In December 1581, Raleigh returned to England from Ireland to despatches as his company had been disbanded. He took part in court life and because of his efforts in increasing the Protestant Church in Ireland, he became a favourite of Queen Elizabeth I. In 1585, Raleigh was knighted and was appointed warden of the stannaries, that is of the tin mines of Cornwall and Devon, Lord Lieutenant of Cornwall, and vice-admiral of the two counties. Both in 1585 and 1586, he sat in parliament as member for Devonshire. He was also granted the right to colonize America.
Raleigh commissioned the shipbuilder R. Chapman, of Deptford to build a ship for him. Originally called Ark, it became Ark Raleigh, following the convention at the time by which the ship bore the name of its owner. The Crown, in the form of Queen Elizabeth I, purchased the ship from Raleigh in January 1587, for the sum of £5,000 (£1,100,000 as of 2015). (This took the form of a reduction in the sum Sir Walter owed the queen: he received Exchequer tallies, but no money.) As a result, the ship was renamed Ark Royal.
In 1592, Raleigh was given many rewards by the Queen, including Durham House in the Strand and the estate of Sherborne, Dorset. He was appointed Captain of the Yeomen of the Guard. However, he had not been given any of the great offices of state. In the Armada year of 1588, Raleigh had some involvement with defense against the Spanish at Devon. His ship, the Ark Ralegh, was Lord Admiral Howard's flagship.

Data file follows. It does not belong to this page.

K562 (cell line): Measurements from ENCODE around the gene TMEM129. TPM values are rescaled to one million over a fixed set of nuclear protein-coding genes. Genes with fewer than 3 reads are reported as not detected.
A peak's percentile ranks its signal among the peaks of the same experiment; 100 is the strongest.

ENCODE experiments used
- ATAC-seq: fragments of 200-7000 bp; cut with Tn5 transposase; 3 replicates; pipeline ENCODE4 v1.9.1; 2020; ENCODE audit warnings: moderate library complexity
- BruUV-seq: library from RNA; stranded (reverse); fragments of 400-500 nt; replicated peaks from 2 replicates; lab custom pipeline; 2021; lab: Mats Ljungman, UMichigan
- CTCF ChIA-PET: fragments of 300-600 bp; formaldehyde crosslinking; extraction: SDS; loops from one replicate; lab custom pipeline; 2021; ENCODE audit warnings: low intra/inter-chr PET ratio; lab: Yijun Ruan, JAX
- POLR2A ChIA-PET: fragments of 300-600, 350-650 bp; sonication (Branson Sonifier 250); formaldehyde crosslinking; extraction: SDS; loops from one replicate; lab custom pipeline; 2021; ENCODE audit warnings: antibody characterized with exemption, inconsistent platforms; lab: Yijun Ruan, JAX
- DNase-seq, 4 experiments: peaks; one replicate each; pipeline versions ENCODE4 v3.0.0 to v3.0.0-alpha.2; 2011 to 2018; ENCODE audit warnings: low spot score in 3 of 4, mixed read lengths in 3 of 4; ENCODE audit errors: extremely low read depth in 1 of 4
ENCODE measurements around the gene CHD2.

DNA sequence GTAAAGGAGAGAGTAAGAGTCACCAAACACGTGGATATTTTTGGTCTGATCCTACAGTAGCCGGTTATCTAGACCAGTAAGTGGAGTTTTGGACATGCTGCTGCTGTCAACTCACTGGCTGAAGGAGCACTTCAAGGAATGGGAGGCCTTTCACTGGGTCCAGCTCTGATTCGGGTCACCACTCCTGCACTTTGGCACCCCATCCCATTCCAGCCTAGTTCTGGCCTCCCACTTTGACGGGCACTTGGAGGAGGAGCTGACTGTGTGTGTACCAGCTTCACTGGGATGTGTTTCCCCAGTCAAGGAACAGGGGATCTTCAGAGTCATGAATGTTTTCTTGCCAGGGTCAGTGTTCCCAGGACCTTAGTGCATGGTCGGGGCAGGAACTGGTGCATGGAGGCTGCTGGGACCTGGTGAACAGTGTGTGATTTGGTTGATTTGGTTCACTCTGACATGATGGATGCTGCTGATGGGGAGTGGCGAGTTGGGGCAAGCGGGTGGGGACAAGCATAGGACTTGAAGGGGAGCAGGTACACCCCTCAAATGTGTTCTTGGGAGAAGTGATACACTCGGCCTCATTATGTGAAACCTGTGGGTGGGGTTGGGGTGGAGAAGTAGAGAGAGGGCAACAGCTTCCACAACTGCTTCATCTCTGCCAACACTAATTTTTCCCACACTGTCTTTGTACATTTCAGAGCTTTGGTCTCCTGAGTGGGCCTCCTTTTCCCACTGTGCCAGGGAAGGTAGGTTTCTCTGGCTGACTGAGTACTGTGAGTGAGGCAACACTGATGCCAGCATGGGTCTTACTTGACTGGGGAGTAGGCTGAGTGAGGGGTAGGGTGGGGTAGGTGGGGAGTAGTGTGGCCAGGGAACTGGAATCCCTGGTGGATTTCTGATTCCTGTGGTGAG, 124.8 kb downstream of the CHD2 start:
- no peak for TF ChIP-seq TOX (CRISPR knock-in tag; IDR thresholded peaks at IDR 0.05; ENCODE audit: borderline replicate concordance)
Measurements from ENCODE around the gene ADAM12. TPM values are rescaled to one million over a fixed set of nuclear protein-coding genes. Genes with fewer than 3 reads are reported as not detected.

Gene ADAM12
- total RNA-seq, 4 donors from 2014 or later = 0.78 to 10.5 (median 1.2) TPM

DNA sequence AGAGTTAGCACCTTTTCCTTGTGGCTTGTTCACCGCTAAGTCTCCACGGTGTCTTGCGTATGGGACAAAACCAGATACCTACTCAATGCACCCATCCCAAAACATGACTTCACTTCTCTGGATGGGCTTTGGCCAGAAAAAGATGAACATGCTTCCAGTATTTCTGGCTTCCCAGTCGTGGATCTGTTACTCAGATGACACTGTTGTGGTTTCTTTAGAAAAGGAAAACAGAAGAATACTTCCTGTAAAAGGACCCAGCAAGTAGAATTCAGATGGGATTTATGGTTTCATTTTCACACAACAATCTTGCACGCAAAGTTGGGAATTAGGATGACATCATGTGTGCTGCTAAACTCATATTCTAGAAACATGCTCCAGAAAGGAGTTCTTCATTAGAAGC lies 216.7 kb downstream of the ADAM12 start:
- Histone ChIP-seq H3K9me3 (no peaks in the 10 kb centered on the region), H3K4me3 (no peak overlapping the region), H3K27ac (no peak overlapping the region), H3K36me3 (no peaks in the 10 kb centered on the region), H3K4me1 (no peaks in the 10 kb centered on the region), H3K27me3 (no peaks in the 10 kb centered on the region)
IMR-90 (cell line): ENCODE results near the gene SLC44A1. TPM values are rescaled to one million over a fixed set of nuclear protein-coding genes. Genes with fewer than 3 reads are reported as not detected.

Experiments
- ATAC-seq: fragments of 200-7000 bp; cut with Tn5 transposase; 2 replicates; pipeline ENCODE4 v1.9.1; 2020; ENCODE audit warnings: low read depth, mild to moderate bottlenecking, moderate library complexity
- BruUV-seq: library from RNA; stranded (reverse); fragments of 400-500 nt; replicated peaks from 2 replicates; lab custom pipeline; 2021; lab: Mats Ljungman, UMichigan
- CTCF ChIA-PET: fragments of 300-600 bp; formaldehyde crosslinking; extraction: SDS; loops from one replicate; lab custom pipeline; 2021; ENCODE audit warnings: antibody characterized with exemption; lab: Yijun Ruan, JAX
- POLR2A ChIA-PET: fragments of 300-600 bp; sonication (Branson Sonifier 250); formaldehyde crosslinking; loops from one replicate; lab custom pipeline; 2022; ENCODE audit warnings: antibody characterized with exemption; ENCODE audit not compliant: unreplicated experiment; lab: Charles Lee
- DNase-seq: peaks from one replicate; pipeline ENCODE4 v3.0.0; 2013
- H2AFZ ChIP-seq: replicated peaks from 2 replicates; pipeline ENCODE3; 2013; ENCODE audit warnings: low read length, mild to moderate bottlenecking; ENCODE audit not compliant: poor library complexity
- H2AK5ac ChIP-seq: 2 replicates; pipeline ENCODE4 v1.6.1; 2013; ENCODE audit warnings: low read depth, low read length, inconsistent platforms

In 1591, Raleigh was secretly married to Elizabeth "Bess" Throckmorton (or Throgmorton). She was one of the Queen's ladies-in-waiting, 11 years his junior, and was pregnant at the time. She gave birth to a son, believed to be named Damerei, who was given to a wet nurse at Durham House, but died in October 1592 of plague. Bess resumed her duties to the queen. The following year, the unauthorised marriage was discovered and the Queen ordered Raleigh imprisoned and Bess dismissed from court. Both were imprisoned in the Tower of London in June 1592. He was released from prison in August 1592 to manage a recently-returned expedition/attack on the Spanish coast. Although recalled by the Queen, the fleet captured an incredibly rich prize, the Madre de Deus (Mother of God) off Flores of which he had to organize and divide the spoils. He was sent back to the Tower, but by early 1593 had been released and become a member of Parliament.